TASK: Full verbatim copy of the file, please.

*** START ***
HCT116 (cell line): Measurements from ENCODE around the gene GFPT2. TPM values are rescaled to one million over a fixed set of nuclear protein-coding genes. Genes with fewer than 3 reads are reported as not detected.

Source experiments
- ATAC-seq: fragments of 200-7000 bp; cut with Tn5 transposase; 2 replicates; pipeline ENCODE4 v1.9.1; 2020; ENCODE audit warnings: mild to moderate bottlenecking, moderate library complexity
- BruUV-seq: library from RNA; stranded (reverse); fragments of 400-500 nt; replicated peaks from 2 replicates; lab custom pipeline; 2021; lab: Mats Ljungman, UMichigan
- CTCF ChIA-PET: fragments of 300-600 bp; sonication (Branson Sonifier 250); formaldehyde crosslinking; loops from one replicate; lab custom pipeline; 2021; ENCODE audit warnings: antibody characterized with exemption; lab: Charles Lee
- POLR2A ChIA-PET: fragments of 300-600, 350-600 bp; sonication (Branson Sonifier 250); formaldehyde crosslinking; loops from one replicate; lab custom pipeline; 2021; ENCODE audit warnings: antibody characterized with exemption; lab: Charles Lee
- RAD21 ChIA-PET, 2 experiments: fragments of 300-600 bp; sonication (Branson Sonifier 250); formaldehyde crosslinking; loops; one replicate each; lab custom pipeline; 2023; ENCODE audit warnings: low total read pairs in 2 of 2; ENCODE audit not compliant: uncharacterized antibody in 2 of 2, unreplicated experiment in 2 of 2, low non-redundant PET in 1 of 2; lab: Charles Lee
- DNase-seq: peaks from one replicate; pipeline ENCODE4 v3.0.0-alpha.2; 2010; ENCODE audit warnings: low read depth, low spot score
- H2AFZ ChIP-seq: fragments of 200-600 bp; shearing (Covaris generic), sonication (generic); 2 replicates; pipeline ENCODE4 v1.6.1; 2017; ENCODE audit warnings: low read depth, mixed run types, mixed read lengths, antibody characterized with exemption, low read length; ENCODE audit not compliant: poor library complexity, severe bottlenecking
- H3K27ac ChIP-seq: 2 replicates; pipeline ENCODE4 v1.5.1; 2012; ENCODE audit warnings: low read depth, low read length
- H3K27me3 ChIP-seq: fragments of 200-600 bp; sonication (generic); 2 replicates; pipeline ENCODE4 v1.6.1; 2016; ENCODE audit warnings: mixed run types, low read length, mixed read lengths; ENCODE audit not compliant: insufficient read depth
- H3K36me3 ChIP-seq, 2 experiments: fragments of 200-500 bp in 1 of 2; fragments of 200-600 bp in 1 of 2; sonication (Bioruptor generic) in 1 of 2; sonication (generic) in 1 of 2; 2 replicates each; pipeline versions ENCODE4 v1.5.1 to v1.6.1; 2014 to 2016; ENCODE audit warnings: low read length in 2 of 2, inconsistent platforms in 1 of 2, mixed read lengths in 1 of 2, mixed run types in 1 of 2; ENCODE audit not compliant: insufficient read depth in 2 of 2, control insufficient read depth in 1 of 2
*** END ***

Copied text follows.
HCT116 (cell line): Measurements from ENCODE around the gene GFPT2. TPM values are rescaled to one million over a fixed set of nuclear protein-coding genes. Genes with fewer than 3 reads are reported as not detected.

Source experiments
- ATAC-seq: fragments of 200-7000 bp; cut with Tn5 transposase; 2 replicates; pipeline ENCODE4 v1.9.1; 2020; ENCODE audit warnings: mild to moderate bottlenecking, moderate library complexity
- BruUV-seq: library from RNA; stranded (reverse); fragments of 400-500 nt; replicated peaks from 2 replicates; lab custom pipeline; 2021; lab: Mats Ljungman, UMichigan
- CTCF ChIA-PET: fragments of 300-600 bp; sonication (Branson Sonifier 250); formaldehyde crosslinking; loops from one replicate; lab custom pipeline; 2021; ENCODE audit warnings: antibody characterized with exemption; lab: Charles Lee
- POLR2A ChIA-PET: fragments of 300-600, 350-600 bp; sonication (Branson Sonifier 250); formaldehyde crosslinking; loops from one replicate; lab custom pipeline; 2021; ENCODE audit warnings: antibody characterized with exemption; lab: Charles Lee
- RAD21 ChIA-PET, 2 experiments: fragments of 300-600 bp; sonication (Branson Sonifier 250); formaldehyde crosslinking; loops; one replicate each; lab custom pipeline; 2023; ENCODE audit warnings: low total read pairs in 2 of 2; ENCODE audit not compliant: uncharacterized antibody in 2 of 2, unreplicated experiment in 2 of 2, low non-redundant PET in 1 of 2; lab: Charles Lee
- DNase-seq: peaks from one replicate; pipeline ENCODE4 v3.0.0-alpha.2; 2010; ENCODE audit warnings: low read depth, low spot score
- H2AFZ ChIP-seq: fragments of 200-600 bp; shearing (Covaris generic), sonication (generic); 2 replicates; pipeline ENCODE4 v1.6.1; 2017; ENCODE audit warnings: low read depth, mixed run types, mixed read lengths, antibody characterized with exemption, low read length; ENCODE audit not compliant: poor library complexity, severe bottlenecking
- H3K27ac ChIP-seq: 2 replicates; pipeline ENCODE4 v1.5.1; 2012; ENCODE audit warnings: low read depth, low read length
- H3K27me3 ChIP-seq: fragments of 200-600 bp; sonication (generic); 2 replicates; pipeline ENCODE4 v1.6.1; 2016; ENCODE audit warnings: mixed run types, low read length, mixed read lengths; ENCODE audit not compliant: insufficient read depth
- H3K36me3 ChIP-seq, 2 experiments: fragments of 200-500 bp in 1 of 2; fragments of 200-600 bp in 1 of 2; sonication (Bioruptor generic) in 1 of 2; sonication (generic) in 1 of 2; 2 replicates each; pipeline versions ENCODE4 v1.5.1 to v1.6.1; 2014 to 2016; ENCODE audit warnings: low read length in 2 of 2, inconsistent platforms in 1 of 2, mixed read lengths in 1 of 2, mixed run types in 1 of 2; ENCODE audit not compliant: insufficient read depth in 2 of 2, control insufficient read depth in 1 of 2